Intel hopes to kick-start dual-screen Windows 10 market with its own designs
Dual-screen laptops may become a reality sooner than you think. Intel has been working on a few reference designs for dual-screen laptops for about two years, and it recently showed off a prototype code-named Tiger Rapids. According to Intel, Tiger Rapids was provided to select PC manufacturers, and Lenovo and Asus will show their own spin of Tiger Rapids at the Computex trade show this week.
“Conceptually, it’s not a one-size-fits-all world,” Intel Senior Vice President of the Client Computing Group Gregory Bryant told PC World. “You’re going to see secondary products of different shapes and sizes, people are going to do secondary displays, obviously we’re going to work on longer-term things like bendables and foldables.”
Intel’s goal in creating new and sometimes experimental form factors is to create a PC to suit the needs of individual users. In the past, Intel’s Compute Card packed desktop computing powers into a form factor that is as small as a credit card. For its part, Tiger Rapids maintains a profile that is thinner than an iPhone 8 at just 4.85mm thick.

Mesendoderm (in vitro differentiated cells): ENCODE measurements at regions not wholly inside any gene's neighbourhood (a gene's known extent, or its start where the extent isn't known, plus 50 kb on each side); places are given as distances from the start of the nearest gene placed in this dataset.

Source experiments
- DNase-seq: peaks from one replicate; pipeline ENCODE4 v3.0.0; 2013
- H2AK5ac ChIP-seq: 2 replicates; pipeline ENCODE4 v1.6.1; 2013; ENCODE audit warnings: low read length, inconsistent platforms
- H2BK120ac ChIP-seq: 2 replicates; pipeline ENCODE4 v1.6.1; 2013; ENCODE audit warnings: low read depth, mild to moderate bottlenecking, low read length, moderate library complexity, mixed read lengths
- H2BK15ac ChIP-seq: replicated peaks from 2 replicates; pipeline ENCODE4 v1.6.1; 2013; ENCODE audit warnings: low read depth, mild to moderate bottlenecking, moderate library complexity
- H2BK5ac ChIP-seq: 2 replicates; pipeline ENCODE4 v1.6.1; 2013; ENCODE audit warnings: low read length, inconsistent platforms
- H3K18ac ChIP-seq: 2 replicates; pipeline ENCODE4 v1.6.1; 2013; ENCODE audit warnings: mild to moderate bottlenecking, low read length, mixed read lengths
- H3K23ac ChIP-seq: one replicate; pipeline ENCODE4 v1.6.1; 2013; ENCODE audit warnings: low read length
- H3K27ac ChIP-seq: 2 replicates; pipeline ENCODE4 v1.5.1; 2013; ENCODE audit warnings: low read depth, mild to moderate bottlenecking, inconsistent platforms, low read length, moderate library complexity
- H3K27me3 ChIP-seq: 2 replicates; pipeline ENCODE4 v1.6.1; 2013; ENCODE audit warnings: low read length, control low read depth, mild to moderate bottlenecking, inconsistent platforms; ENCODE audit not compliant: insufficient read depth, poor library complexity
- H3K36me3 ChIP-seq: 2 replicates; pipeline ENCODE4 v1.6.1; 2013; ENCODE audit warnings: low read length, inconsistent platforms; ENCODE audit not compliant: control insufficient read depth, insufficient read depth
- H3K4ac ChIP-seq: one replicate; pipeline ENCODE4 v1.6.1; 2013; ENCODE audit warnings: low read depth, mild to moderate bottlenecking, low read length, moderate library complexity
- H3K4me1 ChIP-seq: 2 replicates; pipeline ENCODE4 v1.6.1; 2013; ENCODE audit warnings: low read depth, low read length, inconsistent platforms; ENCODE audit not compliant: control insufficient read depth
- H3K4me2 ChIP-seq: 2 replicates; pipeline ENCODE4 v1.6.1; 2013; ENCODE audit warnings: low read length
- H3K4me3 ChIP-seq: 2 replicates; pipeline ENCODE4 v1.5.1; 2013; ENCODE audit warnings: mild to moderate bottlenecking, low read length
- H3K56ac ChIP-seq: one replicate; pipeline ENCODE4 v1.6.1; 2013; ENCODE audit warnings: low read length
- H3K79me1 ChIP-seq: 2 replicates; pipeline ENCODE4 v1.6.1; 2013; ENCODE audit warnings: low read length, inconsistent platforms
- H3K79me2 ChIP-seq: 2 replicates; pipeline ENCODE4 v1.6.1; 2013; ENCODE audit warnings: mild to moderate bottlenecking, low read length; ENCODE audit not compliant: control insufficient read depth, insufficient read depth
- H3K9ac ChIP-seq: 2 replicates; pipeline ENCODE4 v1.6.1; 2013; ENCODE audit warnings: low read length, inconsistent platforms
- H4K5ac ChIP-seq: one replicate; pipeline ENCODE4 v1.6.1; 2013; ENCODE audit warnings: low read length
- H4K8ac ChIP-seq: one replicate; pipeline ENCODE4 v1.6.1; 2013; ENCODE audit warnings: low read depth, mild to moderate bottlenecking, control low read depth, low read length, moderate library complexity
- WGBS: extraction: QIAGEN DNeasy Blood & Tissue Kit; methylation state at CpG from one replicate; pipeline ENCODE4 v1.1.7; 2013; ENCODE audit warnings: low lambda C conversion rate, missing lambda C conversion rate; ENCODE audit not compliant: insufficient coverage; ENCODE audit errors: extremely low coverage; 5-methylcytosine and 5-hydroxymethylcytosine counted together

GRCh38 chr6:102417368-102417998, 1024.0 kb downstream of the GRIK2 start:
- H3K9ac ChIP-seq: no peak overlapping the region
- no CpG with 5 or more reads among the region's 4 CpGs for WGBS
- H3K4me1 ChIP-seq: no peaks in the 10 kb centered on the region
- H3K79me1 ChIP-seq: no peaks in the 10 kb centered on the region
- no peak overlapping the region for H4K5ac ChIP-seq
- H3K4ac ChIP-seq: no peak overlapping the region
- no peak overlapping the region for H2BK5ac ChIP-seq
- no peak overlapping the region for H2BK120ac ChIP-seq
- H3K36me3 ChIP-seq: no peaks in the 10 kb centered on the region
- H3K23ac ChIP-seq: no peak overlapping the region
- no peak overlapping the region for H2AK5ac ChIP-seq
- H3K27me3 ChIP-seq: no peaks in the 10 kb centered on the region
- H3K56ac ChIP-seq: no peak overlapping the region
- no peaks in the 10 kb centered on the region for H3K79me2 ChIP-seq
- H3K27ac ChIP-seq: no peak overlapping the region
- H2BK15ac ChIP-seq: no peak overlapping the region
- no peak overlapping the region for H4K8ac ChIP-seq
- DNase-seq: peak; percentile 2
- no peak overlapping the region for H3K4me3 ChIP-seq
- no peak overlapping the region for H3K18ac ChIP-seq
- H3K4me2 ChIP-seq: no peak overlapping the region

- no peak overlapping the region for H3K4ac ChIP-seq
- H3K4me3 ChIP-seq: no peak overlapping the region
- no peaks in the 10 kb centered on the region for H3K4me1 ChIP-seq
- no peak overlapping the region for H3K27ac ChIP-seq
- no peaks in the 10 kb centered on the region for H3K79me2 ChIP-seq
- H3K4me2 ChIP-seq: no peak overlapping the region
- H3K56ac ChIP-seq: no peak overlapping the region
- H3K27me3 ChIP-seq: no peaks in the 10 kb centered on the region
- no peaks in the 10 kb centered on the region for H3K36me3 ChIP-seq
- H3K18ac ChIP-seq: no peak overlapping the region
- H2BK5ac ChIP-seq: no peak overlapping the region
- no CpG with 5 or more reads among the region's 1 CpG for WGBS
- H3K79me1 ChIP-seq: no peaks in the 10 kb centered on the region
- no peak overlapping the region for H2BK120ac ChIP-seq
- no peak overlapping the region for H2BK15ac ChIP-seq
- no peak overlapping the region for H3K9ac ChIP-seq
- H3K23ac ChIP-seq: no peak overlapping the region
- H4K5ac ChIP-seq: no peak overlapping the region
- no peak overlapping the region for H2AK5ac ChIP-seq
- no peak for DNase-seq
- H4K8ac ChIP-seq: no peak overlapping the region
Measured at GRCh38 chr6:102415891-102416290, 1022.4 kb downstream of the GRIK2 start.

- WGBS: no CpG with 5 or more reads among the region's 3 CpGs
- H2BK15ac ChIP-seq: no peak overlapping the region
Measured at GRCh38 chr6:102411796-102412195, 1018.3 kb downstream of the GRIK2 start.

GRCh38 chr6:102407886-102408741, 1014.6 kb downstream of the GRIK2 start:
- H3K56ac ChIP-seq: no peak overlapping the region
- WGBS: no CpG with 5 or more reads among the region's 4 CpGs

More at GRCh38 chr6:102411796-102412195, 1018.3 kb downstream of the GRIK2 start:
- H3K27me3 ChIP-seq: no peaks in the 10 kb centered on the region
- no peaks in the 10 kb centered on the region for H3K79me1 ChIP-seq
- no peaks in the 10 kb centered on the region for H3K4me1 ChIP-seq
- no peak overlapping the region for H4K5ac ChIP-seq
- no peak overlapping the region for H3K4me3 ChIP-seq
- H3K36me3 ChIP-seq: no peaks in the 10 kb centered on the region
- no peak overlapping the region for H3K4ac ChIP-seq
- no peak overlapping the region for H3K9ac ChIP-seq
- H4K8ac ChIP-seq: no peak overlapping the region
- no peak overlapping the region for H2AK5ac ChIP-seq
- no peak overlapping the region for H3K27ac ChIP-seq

Designed for digital artists and notetakers, Tiger Rapids took inspiration from paper Moleskin notebooks. Unlike traditional laptops, Intel’s concept is outfitted with a smaller main display 7.9-inch display, while a secondary display on the right side utilizes electronic paper display technology with a textured coating to make it feel similar to regular paper. Going with an E Ink display means that the secondary screen will consume minimal power, and Intel is touting up to 15 hours of battery life. When it is adopted by Asus, Tiger Rapids will be transformed into an artificial intelligence-based PC, Intel said, with a Movidius processor for deep learning.
Intel’s second prototype uses the secondary display like a regular screen, rather than the digital inking focus of Tiger Rapids. This second vision for dual-screen computing involves two screens that can be used to simultaneously display content. The downside is that as a laptop replacement, you’ll have to resort to typing on glass, rather than on a physical keyboard. “That’s the idea behind the second dual-screen device, which Intel didn’t identify by code name,” PC World reported. “This second device might be called the future of dual-screen displays, but Intel executives didn’t indicate that any hardware makers planned to bring it to market at the present time.”
Tiger Rapids’ debut comes at a time when chip designs from ARM Holdings are encroaching on Intel’s silicon business. Qualcomm, which uses ARM’s reference silicon design on its mobile-optimized processors, debuted the Snapdragon 850 processor that is designed for dual-screen devices using Microsoft’s Always-Connected PC platform. Always- Connected PCs essentially allows Microsoft’s Windows operating system to work with ARM processors, and it’s been rumored that Dell is working on a dual-screen device with a Snapdragon 850 chipset.